Why us? Another shooting by a sociopath and Arab Americans are blamed... Again
BY: Nisreen Eadeh/Staff Writer
America has witnessed another mass shooting. Since the shooter was Muslim, there has been an outpour of condemnations by American Muslim and Arab American organizations, such as CAIR, ACLR, and ACCESS. Arab America stands in solidarity with these groups as they help the wounded, as well as families of victims, to recover from the tragedy that occurred in Orlando, Florida early Sunday morning.
As the news cycle is once again flushed with articles and pictures of the shooter, his motives, his victims, and the aftermath, the event remains on the minds of Americans. With all this new information entering the public, some important aspects of the event get lost – or worse, the news gets warped into falsities and offensive language targeted toward Muslims and the Arab American community.
Tragedies like these should serve as educational opportunities to not only learn more about why they happen, but how they can be prevented, and in what way they should be reported. Answering these questions now are average Americans on social media, journalists, politicians, religious leaders, and everyone in between.
Here are some of the points they’re getting wrong:
Omar Mateen, the shooter, was Muslim, but there are many better adjectives that can be used to describe him. According to Mateen’s ex-wife, Noor Salman, he was abusive and used to beat her often. Their short marriage began in 2009, but ended when Salman quickly realized Mateen had mental health issues, most likely bi-polar disorder, and that he was “obviously disturbed.”
Mateen’s co-workers at G4S, a security company, were subjected to his crude behavior, as well. They said he never talked about his religion, but could often be heard saying horrible slurs toward African Americans, homosexuals, and women. Mateen is described as an angry bigot by his co-workers, who reported him twice to the FBI for saying suspicious things about al-Qaeda. After both investigations, the FBI determined he was not a terrorist. Despite these investigations, Mateen was able to keep his job at G4S where he had constant access to weapons, as well as weapons training.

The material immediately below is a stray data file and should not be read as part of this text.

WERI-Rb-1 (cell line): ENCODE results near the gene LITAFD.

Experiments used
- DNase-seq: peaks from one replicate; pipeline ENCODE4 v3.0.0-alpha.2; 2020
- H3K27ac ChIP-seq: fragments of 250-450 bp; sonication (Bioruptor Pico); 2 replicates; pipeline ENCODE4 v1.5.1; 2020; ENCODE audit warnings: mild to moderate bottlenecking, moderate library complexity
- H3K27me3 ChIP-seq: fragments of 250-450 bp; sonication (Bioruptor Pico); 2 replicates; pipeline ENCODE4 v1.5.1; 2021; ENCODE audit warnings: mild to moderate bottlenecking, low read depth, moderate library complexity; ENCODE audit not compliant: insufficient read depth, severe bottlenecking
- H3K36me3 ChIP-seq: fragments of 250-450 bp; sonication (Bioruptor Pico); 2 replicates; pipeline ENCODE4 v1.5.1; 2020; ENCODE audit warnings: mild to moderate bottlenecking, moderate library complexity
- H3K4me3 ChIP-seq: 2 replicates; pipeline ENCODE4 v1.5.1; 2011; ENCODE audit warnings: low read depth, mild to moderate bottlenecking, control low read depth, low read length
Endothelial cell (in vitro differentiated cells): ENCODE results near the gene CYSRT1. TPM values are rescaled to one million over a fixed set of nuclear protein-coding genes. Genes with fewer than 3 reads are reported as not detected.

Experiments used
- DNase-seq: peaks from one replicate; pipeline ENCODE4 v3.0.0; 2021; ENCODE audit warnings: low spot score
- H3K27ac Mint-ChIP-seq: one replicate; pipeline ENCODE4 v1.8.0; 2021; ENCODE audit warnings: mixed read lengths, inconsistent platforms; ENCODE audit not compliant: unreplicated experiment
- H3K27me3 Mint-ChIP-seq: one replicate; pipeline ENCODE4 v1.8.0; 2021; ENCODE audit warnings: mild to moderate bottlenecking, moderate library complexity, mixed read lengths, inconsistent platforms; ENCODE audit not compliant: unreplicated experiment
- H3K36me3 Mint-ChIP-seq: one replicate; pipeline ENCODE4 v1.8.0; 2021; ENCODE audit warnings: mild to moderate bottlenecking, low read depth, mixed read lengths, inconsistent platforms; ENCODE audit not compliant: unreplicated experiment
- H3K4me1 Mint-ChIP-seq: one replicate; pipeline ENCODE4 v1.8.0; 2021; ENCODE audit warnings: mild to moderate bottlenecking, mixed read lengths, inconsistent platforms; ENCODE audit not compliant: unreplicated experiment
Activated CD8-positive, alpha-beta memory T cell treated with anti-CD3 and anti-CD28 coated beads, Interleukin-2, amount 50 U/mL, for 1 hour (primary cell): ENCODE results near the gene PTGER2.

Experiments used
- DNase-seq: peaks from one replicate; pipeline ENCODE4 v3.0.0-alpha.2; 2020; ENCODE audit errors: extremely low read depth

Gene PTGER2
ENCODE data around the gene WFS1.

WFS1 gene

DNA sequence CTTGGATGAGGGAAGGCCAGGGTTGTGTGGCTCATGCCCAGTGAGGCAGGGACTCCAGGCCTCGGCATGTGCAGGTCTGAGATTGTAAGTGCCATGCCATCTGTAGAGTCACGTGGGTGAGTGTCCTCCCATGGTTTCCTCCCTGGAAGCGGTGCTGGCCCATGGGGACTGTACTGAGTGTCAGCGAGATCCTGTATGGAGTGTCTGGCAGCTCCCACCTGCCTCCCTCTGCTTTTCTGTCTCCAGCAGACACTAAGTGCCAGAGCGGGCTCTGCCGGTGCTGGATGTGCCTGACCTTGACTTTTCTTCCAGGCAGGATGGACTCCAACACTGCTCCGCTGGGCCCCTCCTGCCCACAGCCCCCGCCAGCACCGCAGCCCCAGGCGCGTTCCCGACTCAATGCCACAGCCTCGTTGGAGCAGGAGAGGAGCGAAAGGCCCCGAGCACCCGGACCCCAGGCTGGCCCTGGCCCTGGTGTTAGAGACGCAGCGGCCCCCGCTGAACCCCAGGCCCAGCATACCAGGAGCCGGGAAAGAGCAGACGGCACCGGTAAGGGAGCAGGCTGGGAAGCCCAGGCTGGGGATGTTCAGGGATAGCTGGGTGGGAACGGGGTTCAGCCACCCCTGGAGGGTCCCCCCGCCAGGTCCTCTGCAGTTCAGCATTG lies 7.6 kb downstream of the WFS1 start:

Furthermore, the imam of the mosque he attended described Mateen as shy, aloof, and inactive in the mosque.
Mateen was also on many LGBT dating apps and frequented Pulse nightclub for nights of drinking and drugs. Mateen knew the people and place he targeted, making his actions far less about Islam than is being reported.
Yet, none of these words are used to describe the Orlando shooter by politicians and journalists. Most are simply sticking with “radical Islamic terrorist.”
Despite his pledge to ISIL minutes before the shooting, it seems that “radical Islamic terrorist” is not the most appropriate description for Mateen. Based on his past, Mateen’s motives seem more likely to be his identity crisis, homophobia, racism, bigotry, introverted tendencies, uncontrollable anger, and access to guns.
Mateen was an American citizen born to parents who emigrated from Afghanistan. The shooter’s nationality only matters because of the anti-Arab sentiment seeping into the media right now from those who believe Mateen was Arab. Many Americans seem to be confused about the country of Afghanistan and its people. Afghanistan is in Central Asia, not the Arab world (generally considered the Arabic-speaking countries in the Middle East and North Africa). The largest ethnic group in Afghanistan is Pashtun, not Arab. And the languages of Afghanistan are Pastho and Dari, not Arabic.
After every shooting, there are calls for law reforms so that people like Mateen who espouse severely discriminatory views on the world do not act violently on their thoughts. Since Mateen was a Muslim, people are literally asking, “what do we do about the Arab Americans?” Suggestions include: Trump-style bans on all Arabs from entering the country; banning all Arab Americans from purchasing guns in the country; and putting all American mosques under surveillance.
Once again, Arab Americans are wrongfully wrapped up in the understanding of a shooter, and the community is being subjected to discriminatory policy proposals because of the actions of one sociopath who happened to be Afghani American, not Arab American. Every ethnic, religious, and racial group in the U.S. has bigoted members who are suffering from mental anguish.
Yet, Arab Americans are the only ones who suffer from community-wide hatred when a Muslim, Arab, or someone who looks Arab commits a crime. Blaming an entire ethnic group for the deplorable actions of someone within or outside that group, regardless of facts, is the epitome of ignorance and prejudice.